The last six months of 2019 has seen an increase in the war in Iraq, with Iran-backed Shiite militias bombarding American military contractors as well as American troops. Following the sad news that one of our citizens has been killed, the United States has retaliated, launching five airstrikes in both Iraq and Syria that has seen 25 people dead and dozens more injured.
The attack has left the militia commanders promising revenge with Baghdad’s Green Zone seeing thousands of protestors marching through the strongly guarded area before breaking into the American Embassy’s compound – all the while chanting “Death to America” and “down, down USA.”
Riots erupted at the funeral of the 25 fighters of Iran backed Kata’ib Hezbollah in Iraq, resulting in the protests and the US Embassy being torched. Photos have since been released of the insides showing how much damage had been caused.
Although the protest and subsequent siege finished the next day – commanders of PMF asked their supporters to stand down, stating “you have delivered your message” – it appears to have sparked an increase in violence between Iran and America. Fortunately no American personnel were injured in the siege.
The actions have also led to a war of words between Iran’s Supreme Leader Ayatollah Ali Khamenei and President Trump with Trump announcing that Iran was “fully responsible” for the storming of the embassy. Trump also confirmed that Iran “will pay a very big price” for any loss of life as well as all the damages, stating “this is not a warning, this is a threat.”
However Iran has responded by claiming America “can’t do a damn thing.”
With President Trump announcing last year that he wanted to avoid any acts of war in the Middle East this action must go against all his policies. When Iran shot down an American drone in June Trump ordered a retaliatory airstrike, which he subsequently cancelled. However this time the airstrikes were approved, showing the world that any attacks on Americans working or serving in Iraq will not be acceptable.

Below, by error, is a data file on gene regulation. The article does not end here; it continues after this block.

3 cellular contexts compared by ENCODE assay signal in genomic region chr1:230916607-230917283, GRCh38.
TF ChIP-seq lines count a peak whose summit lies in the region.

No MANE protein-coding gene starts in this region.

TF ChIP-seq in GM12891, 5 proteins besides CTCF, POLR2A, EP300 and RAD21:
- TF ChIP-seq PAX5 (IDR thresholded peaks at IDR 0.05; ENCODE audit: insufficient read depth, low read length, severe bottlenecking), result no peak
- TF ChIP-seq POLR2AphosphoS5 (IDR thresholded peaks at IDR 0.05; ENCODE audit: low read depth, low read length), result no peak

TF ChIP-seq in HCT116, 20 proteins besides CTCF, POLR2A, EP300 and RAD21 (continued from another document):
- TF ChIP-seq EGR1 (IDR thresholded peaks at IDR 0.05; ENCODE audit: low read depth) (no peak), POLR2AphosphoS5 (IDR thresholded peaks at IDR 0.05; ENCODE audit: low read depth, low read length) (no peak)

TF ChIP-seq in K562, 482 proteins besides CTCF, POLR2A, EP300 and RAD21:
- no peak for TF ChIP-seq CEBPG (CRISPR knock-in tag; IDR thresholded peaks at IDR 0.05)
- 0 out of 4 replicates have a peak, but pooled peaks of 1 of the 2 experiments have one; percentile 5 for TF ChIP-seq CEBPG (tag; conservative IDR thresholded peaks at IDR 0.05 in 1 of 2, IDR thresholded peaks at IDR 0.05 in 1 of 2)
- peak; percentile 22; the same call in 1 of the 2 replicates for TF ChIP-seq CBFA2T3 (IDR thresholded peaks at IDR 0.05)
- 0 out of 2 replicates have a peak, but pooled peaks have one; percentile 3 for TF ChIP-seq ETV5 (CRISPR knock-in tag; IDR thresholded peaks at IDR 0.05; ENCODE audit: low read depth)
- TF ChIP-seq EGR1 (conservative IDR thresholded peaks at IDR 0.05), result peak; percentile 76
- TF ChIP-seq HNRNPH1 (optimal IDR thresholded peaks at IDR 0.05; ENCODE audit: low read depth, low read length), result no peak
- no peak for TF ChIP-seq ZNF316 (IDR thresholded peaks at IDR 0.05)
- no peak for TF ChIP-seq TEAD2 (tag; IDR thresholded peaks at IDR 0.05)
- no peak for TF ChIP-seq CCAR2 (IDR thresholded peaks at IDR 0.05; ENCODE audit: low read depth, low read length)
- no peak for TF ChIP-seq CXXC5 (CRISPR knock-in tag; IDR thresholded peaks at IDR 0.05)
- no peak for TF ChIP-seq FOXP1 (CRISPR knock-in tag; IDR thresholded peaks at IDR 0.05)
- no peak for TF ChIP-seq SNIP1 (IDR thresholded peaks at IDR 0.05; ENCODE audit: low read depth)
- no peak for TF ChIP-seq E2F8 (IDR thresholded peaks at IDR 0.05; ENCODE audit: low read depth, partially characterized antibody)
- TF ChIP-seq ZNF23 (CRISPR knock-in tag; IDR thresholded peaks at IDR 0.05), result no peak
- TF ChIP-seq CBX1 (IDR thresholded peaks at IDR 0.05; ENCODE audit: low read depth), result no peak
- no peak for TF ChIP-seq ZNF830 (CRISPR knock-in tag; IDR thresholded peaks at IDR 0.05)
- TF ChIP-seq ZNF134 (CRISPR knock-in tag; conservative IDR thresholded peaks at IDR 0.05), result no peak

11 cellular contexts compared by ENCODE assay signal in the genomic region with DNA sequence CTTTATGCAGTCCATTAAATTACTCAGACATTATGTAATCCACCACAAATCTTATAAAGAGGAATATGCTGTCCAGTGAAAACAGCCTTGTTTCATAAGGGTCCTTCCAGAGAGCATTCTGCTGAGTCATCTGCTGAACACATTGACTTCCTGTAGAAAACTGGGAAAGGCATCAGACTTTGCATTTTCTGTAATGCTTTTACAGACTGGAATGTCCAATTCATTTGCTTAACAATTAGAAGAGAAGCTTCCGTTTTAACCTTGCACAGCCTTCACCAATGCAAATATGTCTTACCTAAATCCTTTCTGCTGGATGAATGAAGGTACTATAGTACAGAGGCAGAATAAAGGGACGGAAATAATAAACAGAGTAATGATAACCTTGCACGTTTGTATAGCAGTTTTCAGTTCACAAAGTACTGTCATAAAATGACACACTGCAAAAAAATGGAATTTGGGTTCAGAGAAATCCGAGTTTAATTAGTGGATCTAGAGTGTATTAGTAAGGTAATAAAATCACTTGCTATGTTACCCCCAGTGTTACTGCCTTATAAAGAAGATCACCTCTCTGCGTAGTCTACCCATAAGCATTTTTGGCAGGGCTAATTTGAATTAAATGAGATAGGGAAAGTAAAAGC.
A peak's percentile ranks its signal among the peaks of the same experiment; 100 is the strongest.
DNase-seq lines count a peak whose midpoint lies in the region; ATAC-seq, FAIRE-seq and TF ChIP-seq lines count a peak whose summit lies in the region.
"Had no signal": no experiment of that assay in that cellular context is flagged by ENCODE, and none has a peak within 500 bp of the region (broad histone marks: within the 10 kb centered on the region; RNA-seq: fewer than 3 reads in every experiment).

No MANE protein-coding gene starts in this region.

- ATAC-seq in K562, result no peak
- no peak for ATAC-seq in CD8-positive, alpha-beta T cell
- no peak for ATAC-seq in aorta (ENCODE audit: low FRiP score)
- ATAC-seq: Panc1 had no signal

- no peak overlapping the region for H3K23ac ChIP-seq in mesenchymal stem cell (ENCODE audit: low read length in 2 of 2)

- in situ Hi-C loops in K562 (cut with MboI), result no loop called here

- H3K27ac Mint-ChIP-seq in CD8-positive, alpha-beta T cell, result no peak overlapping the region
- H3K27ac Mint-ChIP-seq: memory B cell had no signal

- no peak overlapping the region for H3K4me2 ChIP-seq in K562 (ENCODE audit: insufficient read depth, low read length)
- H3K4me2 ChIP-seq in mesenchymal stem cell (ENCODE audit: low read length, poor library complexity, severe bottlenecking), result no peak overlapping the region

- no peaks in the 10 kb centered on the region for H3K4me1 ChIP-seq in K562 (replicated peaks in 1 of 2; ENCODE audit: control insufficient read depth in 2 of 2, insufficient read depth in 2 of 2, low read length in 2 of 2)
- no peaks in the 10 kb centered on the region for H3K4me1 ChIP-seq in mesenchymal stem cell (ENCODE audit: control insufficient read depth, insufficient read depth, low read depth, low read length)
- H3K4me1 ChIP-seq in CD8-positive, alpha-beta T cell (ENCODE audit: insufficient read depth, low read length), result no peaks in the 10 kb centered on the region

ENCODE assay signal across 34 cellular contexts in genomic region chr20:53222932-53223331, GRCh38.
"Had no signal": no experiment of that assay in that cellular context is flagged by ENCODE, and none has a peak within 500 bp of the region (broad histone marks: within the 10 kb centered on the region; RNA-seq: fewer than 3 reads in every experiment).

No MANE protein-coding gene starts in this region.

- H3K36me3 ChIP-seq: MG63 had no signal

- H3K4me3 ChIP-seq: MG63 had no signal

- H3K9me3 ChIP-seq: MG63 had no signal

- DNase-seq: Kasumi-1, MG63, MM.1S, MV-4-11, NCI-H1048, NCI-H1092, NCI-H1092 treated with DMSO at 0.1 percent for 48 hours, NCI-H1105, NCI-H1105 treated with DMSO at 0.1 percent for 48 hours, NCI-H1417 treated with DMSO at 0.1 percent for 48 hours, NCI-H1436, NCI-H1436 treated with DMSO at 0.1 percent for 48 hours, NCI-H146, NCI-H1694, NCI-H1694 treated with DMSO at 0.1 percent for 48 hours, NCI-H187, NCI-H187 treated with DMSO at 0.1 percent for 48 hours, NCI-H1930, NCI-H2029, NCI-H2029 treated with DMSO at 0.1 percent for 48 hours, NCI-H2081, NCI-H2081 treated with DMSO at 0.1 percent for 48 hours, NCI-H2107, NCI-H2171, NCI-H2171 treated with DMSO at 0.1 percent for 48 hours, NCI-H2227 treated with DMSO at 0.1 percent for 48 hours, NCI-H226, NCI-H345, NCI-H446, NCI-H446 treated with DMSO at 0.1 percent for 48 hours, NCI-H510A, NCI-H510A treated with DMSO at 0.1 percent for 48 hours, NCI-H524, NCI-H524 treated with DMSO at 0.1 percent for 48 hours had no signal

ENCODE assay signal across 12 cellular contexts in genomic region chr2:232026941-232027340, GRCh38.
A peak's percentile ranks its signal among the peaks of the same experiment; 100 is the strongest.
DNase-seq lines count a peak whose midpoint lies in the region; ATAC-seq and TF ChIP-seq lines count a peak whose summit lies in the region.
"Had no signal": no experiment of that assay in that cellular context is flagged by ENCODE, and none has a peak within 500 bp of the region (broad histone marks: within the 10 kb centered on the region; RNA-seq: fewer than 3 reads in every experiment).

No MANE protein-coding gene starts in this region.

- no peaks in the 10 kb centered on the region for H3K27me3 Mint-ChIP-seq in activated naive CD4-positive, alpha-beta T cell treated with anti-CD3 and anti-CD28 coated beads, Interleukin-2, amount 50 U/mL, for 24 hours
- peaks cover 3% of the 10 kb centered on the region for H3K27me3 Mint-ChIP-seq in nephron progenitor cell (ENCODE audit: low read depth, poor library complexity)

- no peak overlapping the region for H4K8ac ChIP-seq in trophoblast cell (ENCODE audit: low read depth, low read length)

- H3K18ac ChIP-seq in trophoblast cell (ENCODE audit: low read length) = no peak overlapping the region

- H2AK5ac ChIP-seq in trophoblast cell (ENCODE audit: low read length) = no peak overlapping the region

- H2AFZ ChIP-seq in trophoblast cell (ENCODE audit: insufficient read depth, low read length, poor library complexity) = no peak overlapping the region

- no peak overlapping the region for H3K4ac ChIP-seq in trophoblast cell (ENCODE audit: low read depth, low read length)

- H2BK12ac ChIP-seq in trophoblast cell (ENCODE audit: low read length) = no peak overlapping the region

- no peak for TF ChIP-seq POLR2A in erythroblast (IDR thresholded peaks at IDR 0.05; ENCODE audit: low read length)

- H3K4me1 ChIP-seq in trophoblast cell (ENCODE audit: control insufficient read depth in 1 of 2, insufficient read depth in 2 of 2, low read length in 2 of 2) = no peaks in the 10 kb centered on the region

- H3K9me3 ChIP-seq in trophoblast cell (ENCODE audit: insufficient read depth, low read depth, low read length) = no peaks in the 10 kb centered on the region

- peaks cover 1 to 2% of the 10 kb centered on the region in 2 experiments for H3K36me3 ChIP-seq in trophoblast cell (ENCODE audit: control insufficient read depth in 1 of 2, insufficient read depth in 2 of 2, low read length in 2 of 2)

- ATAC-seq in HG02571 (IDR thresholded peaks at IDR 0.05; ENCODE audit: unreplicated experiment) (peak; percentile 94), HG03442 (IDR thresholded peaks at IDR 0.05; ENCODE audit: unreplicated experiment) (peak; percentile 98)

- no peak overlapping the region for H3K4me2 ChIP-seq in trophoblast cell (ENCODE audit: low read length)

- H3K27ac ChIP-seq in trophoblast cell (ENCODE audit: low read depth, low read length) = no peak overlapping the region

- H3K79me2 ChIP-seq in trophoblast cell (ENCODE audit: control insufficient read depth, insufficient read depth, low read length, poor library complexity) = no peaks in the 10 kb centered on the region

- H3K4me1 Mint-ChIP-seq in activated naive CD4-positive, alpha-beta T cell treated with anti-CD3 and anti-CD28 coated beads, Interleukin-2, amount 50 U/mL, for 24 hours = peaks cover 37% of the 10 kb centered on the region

However experts believe that the airstrikes will not serve as a “deterrent” as they believe that the militias were aiming for such a response.
American fighter bombers were targeting Kata’ib Hezbollah who is seen as the most dominant of the militias. Backed by Iran, the predominantly Shiite groups have been put together under the Popular Mobilization Forces (PMF) to fight against ISIS. However Kata’ib Hezbollah, whose commander is considered one of the most powerful men, currently has over 5,000 troops as well as an undisclosed amount of civilian contractors who are training security forces in Iraq to prevent a jihadist comeback. Yet the militia are also working to send the American forces home, leaving Iran to keep their influence in Iraq.
It is also worth noting that Iraq has suffered months of demonstrations, mostly of a violent nature, which has led to the resignation of Adel Abdul Mahdi, Iraq’s Prime Minister. The resignation has resulted in a major power struggle within the country.
Iran backed militias in Iraq have seemingly become one of the main targets of the demonstrations, due to their increased power, however it appears that Kata’ib Hezbollah have orchestrated a gamble to provoke America into airstrikes which would deflect any passion remaining in the country to be deflected towards anti-American anger.
However with Iraq now working without a full government they are also struggling to control the violence that keeps fluctuating throughout the country. Yet they now find themselves in a position where they are keen to keep public anger against America under control whilst still maintaining the American influence that counteracts Iran.
However Iran is also suffering thanks to economic sanctions imposed by the United States so it would seem logical that they would want to make costly retaliations to the recent American decision by Trump’s administration.
President Trump imposed strict sanctions on Iran shortly after they withdrew from the Iran nuclear deal so it can be difficult to see how Iran could be prevented from further attacks on our military both in Iraq as well as across the Middle East.
Arranging talks between Iran and America could be the first tentative step however unless there is a potential renegotiation on the nuclear deal or discussions on the conflicts in Syria or Yemen, tensions will continue to run high.
However Trump’s decision to withdraw from the nuclear deal – as well as the subsequent portrayal of Iran as the main cause of tensions in the Middle East – could see Trump’s administration struggling to get any discussions going.
And with 750 American soldiers being deployed to the Middle East with a further 3,000 being prepared for potential deployments it seems that 2020 could be witness to further Iranian provocations ensuring the United States would be drawn into further battles with the country.